'Just Want To Knock Him Out': Tiafoe Reflects On US Open Semifinal With Alcaraz

'Just Want To Knock Him Out': Tiafoe Reflects On US Open Semifinal With Alcaraz

by Jordan Reynolds

Frances Tiafoe has acknowledged that he still thinks about the epic US Open semifinal, in which he lost in five sets to eventual champion Carlos Alcaraz.

2024 has been a struggle so far for the entertaining American. For instance, Tiafoe was outplayed by Stefanos Tsitsipas in Indian Wells, which has happened to him many times this season.

Tiafoe is seeking to rediscover the level he had in the 2022 US Open semifinal against Alcaraz, who recently dropped to a two-year low in the ATP rankings. This is due to Jannik Sinner's amazing start to the season.

Despite eventually losing, Tiafoe's level against Alcaraz was incredible. Those inside the Arthur Ashe Stadium created an incredible atmosphere to try and get Tiafoe over the line, but the 19-year-old Alcaraz showed remarkable composure to triumph.

Tiafoe recently spoke to Nick Kyrgios about that match on the Australian's podcast. The American spoke about visualizing competing for the US Open trophy in the fifth set of his contest with Alcaraz.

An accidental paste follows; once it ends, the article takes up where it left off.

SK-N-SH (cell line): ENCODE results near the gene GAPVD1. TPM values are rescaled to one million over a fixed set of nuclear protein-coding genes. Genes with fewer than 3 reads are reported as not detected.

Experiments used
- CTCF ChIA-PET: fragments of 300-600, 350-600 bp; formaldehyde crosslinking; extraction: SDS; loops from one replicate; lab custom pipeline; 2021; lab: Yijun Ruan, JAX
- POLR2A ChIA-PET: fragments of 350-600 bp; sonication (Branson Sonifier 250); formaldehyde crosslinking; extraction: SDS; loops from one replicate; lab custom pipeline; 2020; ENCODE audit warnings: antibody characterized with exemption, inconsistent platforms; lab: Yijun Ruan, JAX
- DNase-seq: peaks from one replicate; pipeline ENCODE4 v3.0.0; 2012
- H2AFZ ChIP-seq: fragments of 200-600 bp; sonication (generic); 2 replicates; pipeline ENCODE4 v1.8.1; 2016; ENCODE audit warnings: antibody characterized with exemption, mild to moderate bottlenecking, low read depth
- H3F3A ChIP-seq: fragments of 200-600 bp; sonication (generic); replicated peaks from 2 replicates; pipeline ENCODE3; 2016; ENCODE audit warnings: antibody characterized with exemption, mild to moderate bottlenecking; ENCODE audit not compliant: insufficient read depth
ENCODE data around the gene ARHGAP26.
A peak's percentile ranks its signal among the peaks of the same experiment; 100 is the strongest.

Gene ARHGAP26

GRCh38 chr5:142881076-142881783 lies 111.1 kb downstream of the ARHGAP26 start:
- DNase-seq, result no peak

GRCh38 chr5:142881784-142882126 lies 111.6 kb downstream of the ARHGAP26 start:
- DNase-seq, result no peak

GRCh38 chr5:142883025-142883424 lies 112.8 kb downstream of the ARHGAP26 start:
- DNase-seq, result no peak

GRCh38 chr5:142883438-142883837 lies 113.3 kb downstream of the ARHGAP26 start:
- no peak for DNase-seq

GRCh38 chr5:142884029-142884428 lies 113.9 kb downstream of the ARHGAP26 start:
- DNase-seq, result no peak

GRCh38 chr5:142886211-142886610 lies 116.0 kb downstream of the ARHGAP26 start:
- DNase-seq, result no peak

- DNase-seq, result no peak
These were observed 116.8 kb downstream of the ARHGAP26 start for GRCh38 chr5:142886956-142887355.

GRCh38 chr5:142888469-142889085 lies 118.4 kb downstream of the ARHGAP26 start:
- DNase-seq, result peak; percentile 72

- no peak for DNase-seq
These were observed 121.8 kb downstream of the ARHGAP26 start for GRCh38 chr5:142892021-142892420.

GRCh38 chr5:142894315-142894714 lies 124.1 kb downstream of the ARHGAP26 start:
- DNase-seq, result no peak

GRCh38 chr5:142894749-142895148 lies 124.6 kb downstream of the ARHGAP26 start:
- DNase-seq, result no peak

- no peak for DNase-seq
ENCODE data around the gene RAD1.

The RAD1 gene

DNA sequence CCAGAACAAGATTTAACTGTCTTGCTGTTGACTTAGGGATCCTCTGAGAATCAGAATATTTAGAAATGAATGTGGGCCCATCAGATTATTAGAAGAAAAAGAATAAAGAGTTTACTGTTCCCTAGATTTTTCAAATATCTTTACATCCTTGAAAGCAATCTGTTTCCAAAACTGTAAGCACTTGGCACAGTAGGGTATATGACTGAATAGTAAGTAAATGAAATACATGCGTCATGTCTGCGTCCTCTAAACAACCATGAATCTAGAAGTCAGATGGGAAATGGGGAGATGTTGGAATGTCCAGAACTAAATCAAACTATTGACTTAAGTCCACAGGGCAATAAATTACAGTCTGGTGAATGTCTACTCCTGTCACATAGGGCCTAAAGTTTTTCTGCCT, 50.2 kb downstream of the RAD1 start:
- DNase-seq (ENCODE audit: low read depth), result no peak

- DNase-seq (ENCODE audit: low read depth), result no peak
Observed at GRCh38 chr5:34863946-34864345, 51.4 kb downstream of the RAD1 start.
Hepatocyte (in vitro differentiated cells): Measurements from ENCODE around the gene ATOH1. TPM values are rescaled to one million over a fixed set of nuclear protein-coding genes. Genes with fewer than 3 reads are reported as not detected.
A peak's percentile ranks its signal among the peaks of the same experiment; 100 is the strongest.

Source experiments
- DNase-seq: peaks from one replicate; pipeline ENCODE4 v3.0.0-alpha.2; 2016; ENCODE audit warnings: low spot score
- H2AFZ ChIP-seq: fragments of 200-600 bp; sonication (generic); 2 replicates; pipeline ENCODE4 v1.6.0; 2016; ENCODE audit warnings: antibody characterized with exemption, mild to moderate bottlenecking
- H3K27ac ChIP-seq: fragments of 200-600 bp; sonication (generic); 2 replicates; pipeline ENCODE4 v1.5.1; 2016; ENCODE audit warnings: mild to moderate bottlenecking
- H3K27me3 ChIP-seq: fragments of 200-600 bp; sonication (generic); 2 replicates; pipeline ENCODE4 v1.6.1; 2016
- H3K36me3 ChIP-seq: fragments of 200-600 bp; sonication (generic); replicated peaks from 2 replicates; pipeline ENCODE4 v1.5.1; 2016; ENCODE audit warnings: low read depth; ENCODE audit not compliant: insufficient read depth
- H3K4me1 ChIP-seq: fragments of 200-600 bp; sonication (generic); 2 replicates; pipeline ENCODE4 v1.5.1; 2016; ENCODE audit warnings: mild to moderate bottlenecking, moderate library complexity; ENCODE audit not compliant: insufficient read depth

"I think about that fifth set, like I’m one set away from the US Open final. I was thinking of the highs of it. Just walking on the court, I’m thinking about what that would’ve been to just go and hold that trophy, at least have the chance to compete for that trophy."

The 26-year-old also mentioned that he sometimes wants to knock Alcaraz out when he sees him but immediately clarified that he was making a comment in jest and that the Spaniard was a very nice person.

"I think about it all the time, like even sometimes when I see the guy (Carlos Alcaraz), I just want to knock him out. Obviously, he’s the nicest guy in the world, so, of course not, but it’s one of those that hurt."

Despite how tough the defeat was, Tiafoe said he had never experienced anything better in his life than that match at his home Grand Slam.

"Taking the L at the end was tough, but it was one of the best experiences of my life. I felt like the crowd was literally on my fingertips, something I will remember for the rest of my life,"


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